Bechtel helped to build the Stonewall Energy Facility in Virginia, USA – a 778-megawatt combined-cycle generating station
The world is moving towards a sustainable future and the huge number of renewable energy projects that are sprouting up each year are proof of this. Wind, hydroelectricity, liquified natural gas (LNG), solar and energy from waste (EfW) are all big players across the world, giving the construction industry a steady stream of work and moving forward hand-in-hand with more traditional power projects.
The construction of a combined-cycle generating station – using both a gas and a steam turbine to produce electricity – was recently completed by USA-based construction giant Bechtel with the Stonewall Energy Facility in Loudoun County, Virginia for private equity energy funds company Panda Power Funds. In May 2017, the company took over commercial operation of the 778-megawatt combined-cycle generating station; a cleaner, gas-fired power plant that can supply electricity to up to 778,000 homes.
Stonewall uses ‘advanced’ emissions-control technology and is cooled with treated wastewater, which helps to conserve the natural supply of drinking water in Virginia, and prevents the discharge of nutrients into the Potomac River and Chesapeake Bay watershed.
Fluor took on an EPC contract to design and build a 125-megawatt solar photovoltaic (PV) facility in Arlington, Arizona, USA
Bechtel created the facility alongside Siemens, who was responsible for the core power elements including natural gas and steam turbines, generators and waste-heat-recovery boilers. It is expected to generate $20 million USD a year in ‘direct and indirect spending’ in Loudoun County.
Combined-cycle projects have been completed in the United Kingdom, Netherlands, Taiwan, Egypt, Mexico, Turkey, Brazil and, of course, the USA.
A company that is helping to make sustainable energy available to rural and remote areas is Caterpillar Ventures (the investment arm of Caterpillar), who, last year, invested in Powerhive – a tech venture that partners with utilities and independent power producers to provide access to ‘productive, affordable and reliable’ microgrid electricity for millions of rural homes and businesses.
Microgrid power brings clean energy to rural areas without access to typical power providers. Caterpillar Ventures also has generator sets, energy storage and photovoltaic (PV) panels as part of its microgrid services.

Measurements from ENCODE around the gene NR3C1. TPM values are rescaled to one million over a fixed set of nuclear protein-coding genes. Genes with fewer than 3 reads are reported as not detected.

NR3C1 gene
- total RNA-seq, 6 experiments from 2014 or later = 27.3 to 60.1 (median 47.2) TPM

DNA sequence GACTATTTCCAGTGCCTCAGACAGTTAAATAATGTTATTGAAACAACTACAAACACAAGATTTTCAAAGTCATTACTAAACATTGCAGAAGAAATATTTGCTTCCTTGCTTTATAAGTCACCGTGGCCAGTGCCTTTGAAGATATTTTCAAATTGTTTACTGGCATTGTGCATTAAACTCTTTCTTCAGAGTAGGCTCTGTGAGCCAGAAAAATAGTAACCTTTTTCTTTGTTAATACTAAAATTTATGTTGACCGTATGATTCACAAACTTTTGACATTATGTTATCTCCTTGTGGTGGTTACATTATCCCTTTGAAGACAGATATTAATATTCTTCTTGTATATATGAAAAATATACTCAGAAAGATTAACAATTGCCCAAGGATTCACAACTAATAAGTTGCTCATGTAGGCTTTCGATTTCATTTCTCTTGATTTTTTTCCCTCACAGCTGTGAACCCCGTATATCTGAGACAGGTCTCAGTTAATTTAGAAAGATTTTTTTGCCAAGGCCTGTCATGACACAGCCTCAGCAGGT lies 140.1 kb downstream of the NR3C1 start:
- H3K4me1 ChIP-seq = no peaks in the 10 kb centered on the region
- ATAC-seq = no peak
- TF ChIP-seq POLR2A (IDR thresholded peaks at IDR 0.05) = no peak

Liebherr’s LR 13000 crawler crane in action on the modernisation of the Miguel Hidalgo oil refinery in Tula, Mexico
George Taylor, VP and chief marketing officer at Caterpillar Ventures, says, “We know leveraging external know-how and resources by collaborating with a variety of external companies is key to driving innovation and improving our overall customer experience.”
Volvo’s construction division, Volvo CE, launched a brand campaign last year to promote the ways in which it is helping to drive a more sustainable future. ‘Building Tomorrow’ episode one showed how Volvo CE helped to build an ice hotel in Northern Sweden using ice harvested from the nearby Torne River. The second episode followed the building of the sustainable Lusail City, which will support 250,000 residents.
The third episode, released in June, has a renewable energy focus as it follows a wind farm project in South Africa. Kouga Wind Farm, on the Eastern Cape coastline, is part of a governmental program to harness the country’s ideal weather conditions while ‘integrating socio-economic development’.
Volvo says that in 2016, for the first time ever, renewables became the largest power source in the world. The wind power market has seen incredible growth due advancements in technology and international government support.
The third episode of Volvo CE’s ‘Building Tomorrow’ series follows the Kouga Wind Farm project in South Africa
Kouga was set up as part of the Renewable Energy Independent Power Producer Procurement Programme (REIPPPP) in response to South Africa’s long-term need for energy. The wind farm is located about 70 kilometres southwest of Port Elizabeth, also known as the ‘windy city’. It has an ambitious target of producing 18,800 megawatts from renewable resources by 2030.